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Telecommunications & Electronic Media

Commissioner Ajit Pai on Net Neutrality - Podcast

Telecommunications & Electronic Media Practice Group Podcast
Ajit V. Pai, Bryan N. Tramont January 15, 2015

FCC Commissioner Ajit Pai spoke to Telecommunications & Electronic Media Practice Group Chairman Bryan Tramont about one of the hottest topics before the Commission today – Open Internet, otherwise known as Net Neutrality. The internet has become a vital platform for innovation and growth throughout the nation, and has flourished with little or no federal or state regulation. Yet the FCC is currently considering new “rules of the road” for the internet that could substantially alter the future of the web and have a profound impact on our economy. The main questions at hand are whether the FCC should regulate internet service providers’ network management practices, and if so, what those rules should be. Some have suggested that the FCC should classify broadband service as a telecommunications service and subject internet service providers to public utility regulation, otherwise known as Title II. Others believe the Commission should pursue other regulatory avenues, such as using the FCC’s existing authority under Section 706 of the Communications Act.

What is net neutrality exactly? Is there a legitimate need for a regulated internet, or is this is a solution in search of a problem? Does the Commission have legal authority to regulate the internet, or is Congressional authorization a prerequisite? What impact would regulation have on innovation and investment in broadband? Commissioner Pai explored these and other issues in this important teleforum.

  • Hon. Ajit V. Pai, Federal Communications Commission
  • Bryan N. Tramont, Managing Partner, Wilkinson, Barker, Knauer, LLP

Telephone Consumer Protection Act Reform - Podcast

Telecommunications & Electronic Media Practice Group Podcast
Scott D. Delacourt, Jason D. Goldman December 17, 2014

Congress adopted the Telephone Consumer Protection Act (“TCPA”) to protect consumers from aggressive telemarketing and to bolster the “right to be left alone.” But more than 20 years after its adoption, the statute has given rise to an explosion of class action lawsuits, raising questions about whether the law is continuing to serve its intended purpose. Defendants have sought relief from the implementing agency, the Federal Communications Commission, and some relief has been forthcoming. However, the rate at which lawsuits have proliferated has far outstripped the pace of regulatory relief. Our experts discussed whether fundamental TCPA reform is needed and, if so, how it might be achieved.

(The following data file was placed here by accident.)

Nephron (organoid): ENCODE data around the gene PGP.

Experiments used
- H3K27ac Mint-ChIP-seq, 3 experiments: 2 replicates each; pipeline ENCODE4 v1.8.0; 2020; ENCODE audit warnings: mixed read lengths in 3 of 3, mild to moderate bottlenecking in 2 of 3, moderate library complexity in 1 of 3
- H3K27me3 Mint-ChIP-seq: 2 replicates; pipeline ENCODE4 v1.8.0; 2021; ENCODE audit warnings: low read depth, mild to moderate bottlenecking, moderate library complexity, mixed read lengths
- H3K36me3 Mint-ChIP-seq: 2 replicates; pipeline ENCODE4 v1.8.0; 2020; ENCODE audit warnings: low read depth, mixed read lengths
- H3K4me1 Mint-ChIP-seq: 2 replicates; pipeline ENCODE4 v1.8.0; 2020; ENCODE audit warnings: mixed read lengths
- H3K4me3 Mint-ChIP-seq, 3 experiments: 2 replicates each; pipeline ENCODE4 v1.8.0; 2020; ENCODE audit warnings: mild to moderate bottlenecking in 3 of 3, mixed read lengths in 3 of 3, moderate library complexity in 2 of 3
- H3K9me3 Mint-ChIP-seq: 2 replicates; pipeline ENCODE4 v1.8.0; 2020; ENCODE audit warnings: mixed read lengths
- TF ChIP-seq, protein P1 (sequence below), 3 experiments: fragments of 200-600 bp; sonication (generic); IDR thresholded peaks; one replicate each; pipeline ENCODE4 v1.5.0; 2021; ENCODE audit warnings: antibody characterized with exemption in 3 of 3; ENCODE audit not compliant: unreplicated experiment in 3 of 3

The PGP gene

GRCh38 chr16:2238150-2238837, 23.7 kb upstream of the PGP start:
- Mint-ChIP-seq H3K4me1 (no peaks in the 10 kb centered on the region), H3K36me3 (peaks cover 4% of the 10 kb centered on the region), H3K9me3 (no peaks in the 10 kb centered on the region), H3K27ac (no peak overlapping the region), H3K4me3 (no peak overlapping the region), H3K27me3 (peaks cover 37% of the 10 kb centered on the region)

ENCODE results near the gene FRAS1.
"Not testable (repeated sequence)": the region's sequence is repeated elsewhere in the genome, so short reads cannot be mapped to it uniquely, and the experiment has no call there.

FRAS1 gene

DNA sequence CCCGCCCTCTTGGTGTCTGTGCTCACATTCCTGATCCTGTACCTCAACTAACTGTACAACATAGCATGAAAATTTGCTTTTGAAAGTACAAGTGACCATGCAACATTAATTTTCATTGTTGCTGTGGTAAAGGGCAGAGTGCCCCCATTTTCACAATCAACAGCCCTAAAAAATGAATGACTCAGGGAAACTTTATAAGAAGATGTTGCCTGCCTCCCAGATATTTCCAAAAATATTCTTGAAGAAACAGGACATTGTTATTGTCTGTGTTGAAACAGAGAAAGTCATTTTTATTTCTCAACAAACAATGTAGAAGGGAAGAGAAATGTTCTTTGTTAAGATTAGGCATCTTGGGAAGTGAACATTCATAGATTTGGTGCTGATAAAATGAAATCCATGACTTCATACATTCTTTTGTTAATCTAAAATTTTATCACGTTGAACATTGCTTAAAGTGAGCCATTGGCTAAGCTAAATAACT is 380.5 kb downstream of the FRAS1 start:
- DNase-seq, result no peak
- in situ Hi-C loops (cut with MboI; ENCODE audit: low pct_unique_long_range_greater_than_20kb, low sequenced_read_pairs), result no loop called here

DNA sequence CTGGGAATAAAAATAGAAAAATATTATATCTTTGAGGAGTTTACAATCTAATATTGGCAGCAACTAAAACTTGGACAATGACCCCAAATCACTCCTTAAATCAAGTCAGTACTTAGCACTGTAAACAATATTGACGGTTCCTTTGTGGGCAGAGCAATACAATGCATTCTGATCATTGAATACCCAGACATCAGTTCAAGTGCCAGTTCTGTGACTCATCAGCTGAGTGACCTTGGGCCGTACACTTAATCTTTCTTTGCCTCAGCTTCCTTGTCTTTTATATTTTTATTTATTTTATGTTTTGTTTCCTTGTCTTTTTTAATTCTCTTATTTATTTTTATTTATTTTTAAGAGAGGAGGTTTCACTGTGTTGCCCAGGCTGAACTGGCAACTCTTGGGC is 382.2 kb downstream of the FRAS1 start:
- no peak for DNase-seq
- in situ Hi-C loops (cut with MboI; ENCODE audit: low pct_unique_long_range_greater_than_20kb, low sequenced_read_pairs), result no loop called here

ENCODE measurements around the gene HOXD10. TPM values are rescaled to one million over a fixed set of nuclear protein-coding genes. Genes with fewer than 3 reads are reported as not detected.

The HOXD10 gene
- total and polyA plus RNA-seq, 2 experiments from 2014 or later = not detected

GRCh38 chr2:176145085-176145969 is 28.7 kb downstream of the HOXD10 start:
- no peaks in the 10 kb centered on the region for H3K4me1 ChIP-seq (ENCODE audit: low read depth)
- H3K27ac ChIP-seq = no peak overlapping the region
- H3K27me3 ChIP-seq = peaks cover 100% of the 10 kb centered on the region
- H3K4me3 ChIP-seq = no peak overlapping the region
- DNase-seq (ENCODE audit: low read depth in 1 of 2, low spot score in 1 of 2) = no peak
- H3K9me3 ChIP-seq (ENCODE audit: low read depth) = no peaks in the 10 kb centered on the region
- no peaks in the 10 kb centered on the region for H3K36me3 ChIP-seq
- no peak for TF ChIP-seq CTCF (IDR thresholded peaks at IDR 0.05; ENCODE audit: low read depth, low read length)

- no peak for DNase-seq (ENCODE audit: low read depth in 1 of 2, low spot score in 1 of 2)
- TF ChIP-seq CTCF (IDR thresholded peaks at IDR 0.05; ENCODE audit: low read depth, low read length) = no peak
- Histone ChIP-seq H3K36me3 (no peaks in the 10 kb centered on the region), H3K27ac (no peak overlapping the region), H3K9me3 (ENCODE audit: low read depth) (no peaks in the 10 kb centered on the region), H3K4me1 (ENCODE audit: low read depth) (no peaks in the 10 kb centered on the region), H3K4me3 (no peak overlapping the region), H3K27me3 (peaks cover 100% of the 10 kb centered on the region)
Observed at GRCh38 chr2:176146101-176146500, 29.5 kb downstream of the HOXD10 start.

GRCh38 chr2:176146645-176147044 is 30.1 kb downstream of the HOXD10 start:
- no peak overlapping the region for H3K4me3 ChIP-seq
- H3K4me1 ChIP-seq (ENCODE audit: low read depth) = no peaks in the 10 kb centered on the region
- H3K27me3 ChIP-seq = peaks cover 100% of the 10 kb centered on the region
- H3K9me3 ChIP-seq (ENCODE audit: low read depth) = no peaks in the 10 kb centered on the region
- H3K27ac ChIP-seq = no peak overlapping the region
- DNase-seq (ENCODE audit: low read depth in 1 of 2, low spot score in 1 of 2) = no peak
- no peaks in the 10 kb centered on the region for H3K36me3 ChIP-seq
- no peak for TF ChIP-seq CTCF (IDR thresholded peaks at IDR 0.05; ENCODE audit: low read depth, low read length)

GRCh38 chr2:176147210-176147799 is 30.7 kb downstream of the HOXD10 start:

• Scott D. Delacourt, Partner, Wiley Rein LLP
  • Jason D. Goldman, Senior Telecommunications Policy Counsel, Managing Director, Environment, Technology & Regulatory Affairs Division, U.S. Chamber of Commerce

T-Mobile South, LLC v. City of Roswell - Post-Argument SCOTUScast

SCOTUScast 12-3-14 featuring Megan Brown
Megan L. Brown December 03, 2014

On November 10, 2014, the Supreme Court heard oral argument in T-Mobile South, LLC v. City of Roswell. This case concerns whether a document from a state or local government stating that an application has been denied, but listing no reasons for the denial, can satisfy the Communications Act’s “in writing” requirement.

To discuss the case, we have Megan Brown, who is a partner at WileyRein.

Competition Policy in the Telecommunications Space - Event Video

2014 National Lawyers Convention
Gene Kimmelman, Maureen K. Ohlhausen, Michael O'Rielly, Christopher S. Yoo, Stephen F. Williams November 17, 2014

In today’s rapidly evolving telecommunications landscape, the development of new technologies and distribution platforms are driving innovation and growth at a breakneck speed across the Internet ecosystem.  Broadband connectivity is increasingly important to our civil discourse, our economy, and our future.  What is the proper role of government in facilitating robust investment and competition in this critical sector?  When technology companies constantly have to reinvent themselves and adapt to survive – what role should government play?  Our panel of experts will discuss the current regulatory environment and how government policies – particularly regarding transactions and the Open Internet proceeding – could affect the competitive marketplace.

The Federalist Society's Telecommunications & Electronic Media Practice Group presented this panel on "Competition Policy in the Telecommunications Space" on Thursday, November 13, during the 2014 National Lawyers Convention.

Featuring:

  • Mr. Gene Kimmelman, President and CEO, Public Knowledge
  • Hon. Maureen K. Ohlhausen, Federal Trade Commission
  • Hon. Michael O’Rielly, Federal Communications Commission
  • Prof. Christopher S. Yoo, John H. Chestnut Professor of Law, Communication, and Computer & Information Science, and Director, Center for Technology, Innovation & Competition, University of Pennsylvania Law School
  • Moderator: Hon. Stephen F. Williams, Senior Circuit Judge, U.S. Court of Appeals, D.C. Circuit

Mayflower Hotel
Washington, DC